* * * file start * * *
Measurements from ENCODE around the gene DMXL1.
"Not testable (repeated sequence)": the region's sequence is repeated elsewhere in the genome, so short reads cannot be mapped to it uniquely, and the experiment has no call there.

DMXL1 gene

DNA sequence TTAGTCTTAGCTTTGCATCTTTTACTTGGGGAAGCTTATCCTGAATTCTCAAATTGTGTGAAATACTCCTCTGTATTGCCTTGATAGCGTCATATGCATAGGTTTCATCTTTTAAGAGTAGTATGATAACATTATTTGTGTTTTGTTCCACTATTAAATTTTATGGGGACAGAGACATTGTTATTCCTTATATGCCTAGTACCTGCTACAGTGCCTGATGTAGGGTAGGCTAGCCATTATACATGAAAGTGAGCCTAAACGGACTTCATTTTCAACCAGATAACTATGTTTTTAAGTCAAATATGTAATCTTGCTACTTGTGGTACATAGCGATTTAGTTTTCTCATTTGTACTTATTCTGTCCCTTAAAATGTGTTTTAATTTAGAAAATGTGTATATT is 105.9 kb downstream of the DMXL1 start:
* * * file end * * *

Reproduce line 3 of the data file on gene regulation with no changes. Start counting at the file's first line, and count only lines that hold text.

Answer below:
DMXL1 gene